2005 Farrokh Book translated by Amir Kabir Publishers into Persian

Kaveh Farrokh’s first text, Elite Sassanian Cavalry (July 2005; 64 pages; ISBN: 9781841767130; Osprey Publishing) is the first to specifically discuss the Sassanian dynasty’s elite cavalry (Savaran). This text has outlined the specific Pahlavi terms of the Sassanian cavalry’s elite units (e.g. Gyanavaspar; Zhayedan, etc.), military tactics, insignia and pitched battles. The role of Iranian women in the Sassanian military system has also been emphasized.

Kaveh Farrokh-Elite Sassanina CavalryThe original English language publication of “Elite Sassanian Cavalry” in 2005 (see review by Dr. David Khoupenia of the University of Georgia in Tbilisi).

This book has been translated for the third time into Persian (translated by Maysam Alini -میثم علیئی- of Tarbiat Modarress University, Tehran), by one of Iran’s most long-standing and academic publishing houses, Amir Kabir Publishers (انتشارات امیرکبیر):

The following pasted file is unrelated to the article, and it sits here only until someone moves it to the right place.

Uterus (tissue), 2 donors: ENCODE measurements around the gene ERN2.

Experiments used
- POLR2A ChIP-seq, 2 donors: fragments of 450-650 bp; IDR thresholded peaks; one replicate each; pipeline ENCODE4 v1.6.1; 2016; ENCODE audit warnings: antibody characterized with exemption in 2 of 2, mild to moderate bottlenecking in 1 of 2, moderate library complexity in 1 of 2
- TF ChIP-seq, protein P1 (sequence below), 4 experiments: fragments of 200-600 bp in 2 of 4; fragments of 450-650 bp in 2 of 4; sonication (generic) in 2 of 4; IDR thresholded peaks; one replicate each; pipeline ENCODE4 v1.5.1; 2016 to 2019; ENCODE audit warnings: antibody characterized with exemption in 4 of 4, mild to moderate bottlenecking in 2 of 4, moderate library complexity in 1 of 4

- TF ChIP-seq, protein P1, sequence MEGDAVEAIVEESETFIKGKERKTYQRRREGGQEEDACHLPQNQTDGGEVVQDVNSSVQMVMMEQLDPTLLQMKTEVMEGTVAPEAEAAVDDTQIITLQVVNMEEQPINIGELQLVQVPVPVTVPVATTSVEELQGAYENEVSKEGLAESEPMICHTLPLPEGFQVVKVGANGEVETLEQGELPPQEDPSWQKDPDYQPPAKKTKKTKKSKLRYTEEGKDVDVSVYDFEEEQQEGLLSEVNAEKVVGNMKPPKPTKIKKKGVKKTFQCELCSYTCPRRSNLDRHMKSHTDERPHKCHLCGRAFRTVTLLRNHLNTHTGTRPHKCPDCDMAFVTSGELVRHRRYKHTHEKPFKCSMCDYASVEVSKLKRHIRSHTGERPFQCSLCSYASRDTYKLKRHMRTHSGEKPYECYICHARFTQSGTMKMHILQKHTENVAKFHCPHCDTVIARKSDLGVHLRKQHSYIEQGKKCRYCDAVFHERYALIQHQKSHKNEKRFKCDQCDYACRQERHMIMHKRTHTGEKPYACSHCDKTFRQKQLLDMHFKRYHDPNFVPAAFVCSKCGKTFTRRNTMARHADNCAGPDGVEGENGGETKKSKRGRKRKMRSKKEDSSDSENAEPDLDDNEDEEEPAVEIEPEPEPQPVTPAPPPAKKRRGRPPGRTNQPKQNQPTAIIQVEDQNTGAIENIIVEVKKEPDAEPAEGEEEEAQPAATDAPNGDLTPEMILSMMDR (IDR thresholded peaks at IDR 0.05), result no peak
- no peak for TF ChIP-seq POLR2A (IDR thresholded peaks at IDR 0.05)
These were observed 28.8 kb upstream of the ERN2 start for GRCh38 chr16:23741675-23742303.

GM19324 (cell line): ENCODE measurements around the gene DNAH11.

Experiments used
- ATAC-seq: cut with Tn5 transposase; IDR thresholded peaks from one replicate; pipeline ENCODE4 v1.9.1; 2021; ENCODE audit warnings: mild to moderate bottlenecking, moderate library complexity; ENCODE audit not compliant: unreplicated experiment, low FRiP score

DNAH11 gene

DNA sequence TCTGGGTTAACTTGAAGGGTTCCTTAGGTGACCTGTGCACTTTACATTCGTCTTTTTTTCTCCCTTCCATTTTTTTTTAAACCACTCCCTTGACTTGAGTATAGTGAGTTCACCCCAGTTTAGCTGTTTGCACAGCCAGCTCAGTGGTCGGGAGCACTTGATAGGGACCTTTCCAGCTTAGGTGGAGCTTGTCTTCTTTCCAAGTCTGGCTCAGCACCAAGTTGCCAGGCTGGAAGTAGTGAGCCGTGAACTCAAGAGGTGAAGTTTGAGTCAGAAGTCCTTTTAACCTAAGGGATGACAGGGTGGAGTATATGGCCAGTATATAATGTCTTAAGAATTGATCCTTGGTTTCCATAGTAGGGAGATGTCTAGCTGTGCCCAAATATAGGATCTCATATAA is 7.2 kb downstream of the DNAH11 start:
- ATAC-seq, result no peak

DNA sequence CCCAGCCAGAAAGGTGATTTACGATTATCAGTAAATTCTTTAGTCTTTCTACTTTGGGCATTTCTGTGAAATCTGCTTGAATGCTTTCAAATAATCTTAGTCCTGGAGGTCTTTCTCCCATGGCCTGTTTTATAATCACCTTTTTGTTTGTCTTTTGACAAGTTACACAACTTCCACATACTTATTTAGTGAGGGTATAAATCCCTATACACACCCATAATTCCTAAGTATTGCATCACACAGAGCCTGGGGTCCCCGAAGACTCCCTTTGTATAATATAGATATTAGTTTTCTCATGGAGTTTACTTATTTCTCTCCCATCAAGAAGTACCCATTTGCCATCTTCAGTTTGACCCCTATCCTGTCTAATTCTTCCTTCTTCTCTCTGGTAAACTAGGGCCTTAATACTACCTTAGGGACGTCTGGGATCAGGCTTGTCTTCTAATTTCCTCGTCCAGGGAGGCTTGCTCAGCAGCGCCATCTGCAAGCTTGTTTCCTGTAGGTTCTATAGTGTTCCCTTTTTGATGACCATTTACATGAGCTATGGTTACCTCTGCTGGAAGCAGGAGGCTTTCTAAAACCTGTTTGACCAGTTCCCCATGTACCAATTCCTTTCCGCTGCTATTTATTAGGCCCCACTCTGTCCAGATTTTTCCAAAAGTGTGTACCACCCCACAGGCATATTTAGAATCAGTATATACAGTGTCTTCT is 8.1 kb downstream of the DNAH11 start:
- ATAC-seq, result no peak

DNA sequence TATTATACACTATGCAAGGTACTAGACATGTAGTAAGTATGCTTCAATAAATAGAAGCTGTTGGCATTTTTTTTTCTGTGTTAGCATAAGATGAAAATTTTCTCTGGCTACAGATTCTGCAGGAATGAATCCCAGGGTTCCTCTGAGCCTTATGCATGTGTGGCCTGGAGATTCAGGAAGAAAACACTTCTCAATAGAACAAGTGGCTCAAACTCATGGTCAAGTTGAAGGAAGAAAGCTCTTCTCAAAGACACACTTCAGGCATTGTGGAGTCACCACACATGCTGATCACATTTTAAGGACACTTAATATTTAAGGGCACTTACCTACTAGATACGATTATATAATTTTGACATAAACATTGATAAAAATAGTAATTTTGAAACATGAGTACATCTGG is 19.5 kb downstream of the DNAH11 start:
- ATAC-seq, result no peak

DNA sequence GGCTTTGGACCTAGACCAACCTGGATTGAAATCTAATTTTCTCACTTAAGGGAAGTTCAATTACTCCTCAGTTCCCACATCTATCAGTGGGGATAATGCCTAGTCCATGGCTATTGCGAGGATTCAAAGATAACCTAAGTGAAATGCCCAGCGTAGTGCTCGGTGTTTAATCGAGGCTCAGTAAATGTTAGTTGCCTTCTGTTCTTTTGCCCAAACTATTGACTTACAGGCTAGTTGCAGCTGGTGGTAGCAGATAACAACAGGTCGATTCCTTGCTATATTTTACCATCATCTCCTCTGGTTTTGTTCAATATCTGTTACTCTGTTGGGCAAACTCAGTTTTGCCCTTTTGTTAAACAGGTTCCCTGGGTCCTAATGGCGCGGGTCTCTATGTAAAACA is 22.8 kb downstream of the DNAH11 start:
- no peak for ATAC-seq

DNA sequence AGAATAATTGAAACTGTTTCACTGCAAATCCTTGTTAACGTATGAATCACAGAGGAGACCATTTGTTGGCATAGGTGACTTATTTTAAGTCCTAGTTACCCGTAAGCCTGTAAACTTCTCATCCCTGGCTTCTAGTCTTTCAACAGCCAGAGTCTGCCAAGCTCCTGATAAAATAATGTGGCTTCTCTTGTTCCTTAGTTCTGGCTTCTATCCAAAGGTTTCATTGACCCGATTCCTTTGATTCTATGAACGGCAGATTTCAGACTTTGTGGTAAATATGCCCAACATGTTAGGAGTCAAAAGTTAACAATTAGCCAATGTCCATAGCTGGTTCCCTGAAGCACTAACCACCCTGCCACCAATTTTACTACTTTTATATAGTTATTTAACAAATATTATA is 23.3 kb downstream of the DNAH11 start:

Elite Sassanian Cavalry-Amir Kabir Publishers-1The most recent translation of Farrokh’s third text, Sassanian Elite Cavalry made in 2014 by Amir Kabir Publishers (انتشارات امیرکبیر) of Iran. For more information see -خبرگزاری کتاب ایران- (Iran book News), and -خبرگزاری اریا- (Arya News).

The peer-reviewed journal of University of Tehran published a book review of Farrokh’s text (following its first translation into Persian by Yusef Amiri, 2009) by Shahnaz Hojati (available also on Academia.edu):

— شهناز حجتی (۱۳۸۹) – ساسانیان سپر تمدن شرقی- تاریخ و جغرافیا – ماهنامه تخصصی اطلاع رسانی و نقد و برسی کتاب – شماره ۱۴۸- صفهه ۹۴-۹۵–Hojati, Sh. (2010). The Sassanians as shields of Eastern Civilizations. Tarikh va Joghrafiya: Mahnameye Takhasosiye Etela-resani va naghd va Baresiye Ketab [History and Geography: Monthly edition for Information, Description and Critique/review of books], no. 148 [August-September edition], pp.94-95 (pdf).

The book was first translated into Persian in 2009 (-مشهد: نشر گل افتاب- Gol Aftab Publishers, Mashad, Iran, translator -یوسف امیری-Yousif Amiri) with the second translation made in 2011 (-سبزان- Sabzan Publishers, Tehran, Iran, translator بهنام محمدپناه -Behnam Mohammad-Shah):